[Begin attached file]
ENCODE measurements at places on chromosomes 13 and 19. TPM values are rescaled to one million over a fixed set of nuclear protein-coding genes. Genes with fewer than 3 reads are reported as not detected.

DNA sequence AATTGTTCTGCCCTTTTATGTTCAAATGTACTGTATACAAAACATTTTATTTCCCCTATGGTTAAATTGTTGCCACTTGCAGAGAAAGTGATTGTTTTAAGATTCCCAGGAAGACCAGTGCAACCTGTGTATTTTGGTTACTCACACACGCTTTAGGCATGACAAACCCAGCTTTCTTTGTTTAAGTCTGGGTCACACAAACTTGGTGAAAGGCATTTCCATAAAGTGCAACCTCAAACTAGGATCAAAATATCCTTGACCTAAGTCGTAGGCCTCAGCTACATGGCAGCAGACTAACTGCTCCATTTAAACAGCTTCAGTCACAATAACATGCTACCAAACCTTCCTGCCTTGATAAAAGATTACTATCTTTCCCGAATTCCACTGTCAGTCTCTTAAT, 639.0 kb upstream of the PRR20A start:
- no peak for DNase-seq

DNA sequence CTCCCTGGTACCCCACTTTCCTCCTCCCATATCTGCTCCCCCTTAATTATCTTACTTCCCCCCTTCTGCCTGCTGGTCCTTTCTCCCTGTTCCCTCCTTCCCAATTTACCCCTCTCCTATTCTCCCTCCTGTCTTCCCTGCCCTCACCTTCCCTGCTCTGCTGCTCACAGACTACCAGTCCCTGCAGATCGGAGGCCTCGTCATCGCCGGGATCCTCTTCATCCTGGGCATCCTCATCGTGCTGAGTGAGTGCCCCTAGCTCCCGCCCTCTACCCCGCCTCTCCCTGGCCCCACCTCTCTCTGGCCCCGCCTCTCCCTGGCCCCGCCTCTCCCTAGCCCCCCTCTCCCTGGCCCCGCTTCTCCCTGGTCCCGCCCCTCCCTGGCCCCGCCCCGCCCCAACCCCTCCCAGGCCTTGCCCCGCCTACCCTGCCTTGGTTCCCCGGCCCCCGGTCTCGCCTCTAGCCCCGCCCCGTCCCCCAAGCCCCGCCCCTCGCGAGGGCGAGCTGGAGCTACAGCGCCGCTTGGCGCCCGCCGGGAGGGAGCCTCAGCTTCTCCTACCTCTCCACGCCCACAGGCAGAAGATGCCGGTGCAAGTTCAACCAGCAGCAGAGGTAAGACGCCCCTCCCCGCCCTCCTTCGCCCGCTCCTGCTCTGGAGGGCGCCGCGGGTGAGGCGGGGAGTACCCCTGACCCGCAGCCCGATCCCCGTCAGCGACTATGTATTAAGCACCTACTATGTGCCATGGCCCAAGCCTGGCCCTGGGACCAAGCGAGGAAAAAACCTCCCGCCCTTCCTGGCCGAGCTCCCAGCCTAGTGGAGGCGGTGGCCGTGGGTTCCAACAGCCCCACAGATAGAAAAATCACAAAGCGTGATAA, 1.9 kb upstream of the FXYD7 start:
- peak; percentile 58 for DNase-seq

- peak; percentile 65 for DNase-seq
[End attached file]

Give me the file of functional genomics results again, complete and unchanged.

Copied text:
ENCODE measurements at places on chromosomes 13 and 19. TPM values are rescaled to one million over a fixed set of nuclear protein-coding genes. Genes with fewer than 3 reads are reported as not detected.

DNA sequence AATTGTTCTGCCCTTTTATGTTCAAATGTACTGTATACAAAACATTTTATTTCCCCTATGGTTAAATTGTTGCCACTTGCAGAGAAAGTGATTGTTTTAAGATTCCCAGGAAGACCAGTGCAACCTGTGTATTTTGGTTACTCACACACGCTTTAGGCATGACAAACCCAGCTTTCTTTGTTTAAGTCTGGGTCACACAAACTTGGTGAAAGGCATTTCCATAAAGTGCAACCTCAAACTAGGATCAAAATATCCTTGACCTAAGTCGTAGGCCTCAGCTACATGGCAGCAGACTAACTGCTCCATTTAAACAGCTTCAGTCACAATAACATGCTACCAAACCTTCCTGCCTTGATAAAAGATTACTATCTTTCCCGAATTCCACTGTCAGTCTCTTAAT, 639.0 kb upstream of the PRR20A start:
- no peak for DNase-seq

DNA sequence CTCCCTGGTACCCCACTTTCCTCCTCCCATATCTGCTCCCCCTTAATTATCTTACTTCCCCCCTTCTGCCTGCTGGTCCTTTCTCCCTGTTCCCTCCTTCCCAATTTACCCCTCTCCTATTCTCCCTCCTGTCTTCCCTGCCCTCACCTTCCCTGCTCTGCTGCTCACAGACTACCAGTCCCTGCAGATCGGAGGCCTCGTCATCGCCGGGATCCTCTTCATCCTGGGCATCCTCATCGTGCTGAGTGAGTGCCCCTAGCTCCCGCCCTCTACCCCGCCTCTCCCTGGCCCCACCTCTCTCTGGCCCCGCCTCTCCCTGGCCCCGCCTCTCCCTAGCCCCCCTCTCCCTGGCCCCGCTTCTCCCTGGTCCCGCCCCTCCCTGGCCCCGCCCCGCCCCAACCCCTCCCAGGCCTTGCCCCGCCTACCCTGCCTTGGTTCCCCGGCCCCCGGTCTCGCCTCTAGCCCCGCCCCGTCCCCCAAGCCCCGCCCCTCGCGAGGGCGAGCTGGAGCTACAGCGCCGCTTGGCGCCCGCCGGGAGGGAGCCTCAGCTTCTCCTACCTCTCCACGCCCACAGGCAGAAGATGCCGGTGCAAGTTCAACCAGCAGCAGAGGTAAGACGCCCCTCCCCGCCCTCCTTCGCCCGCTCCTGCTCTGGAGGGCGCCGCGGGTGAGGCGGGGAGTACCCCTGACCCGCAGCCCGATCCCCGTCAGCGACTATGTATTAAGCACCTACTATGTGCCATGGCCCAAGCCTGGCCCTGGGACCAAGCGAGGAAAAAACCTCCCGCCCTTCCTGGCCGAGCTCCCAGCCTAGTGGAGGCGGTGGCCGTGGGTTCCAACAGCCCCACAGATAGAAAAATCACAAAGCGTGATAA, 1.9 kb upstream of the FXYD7 start:
- peak; percentile 58 for DNase-seq

- peak; percentile 65 for DNase-seq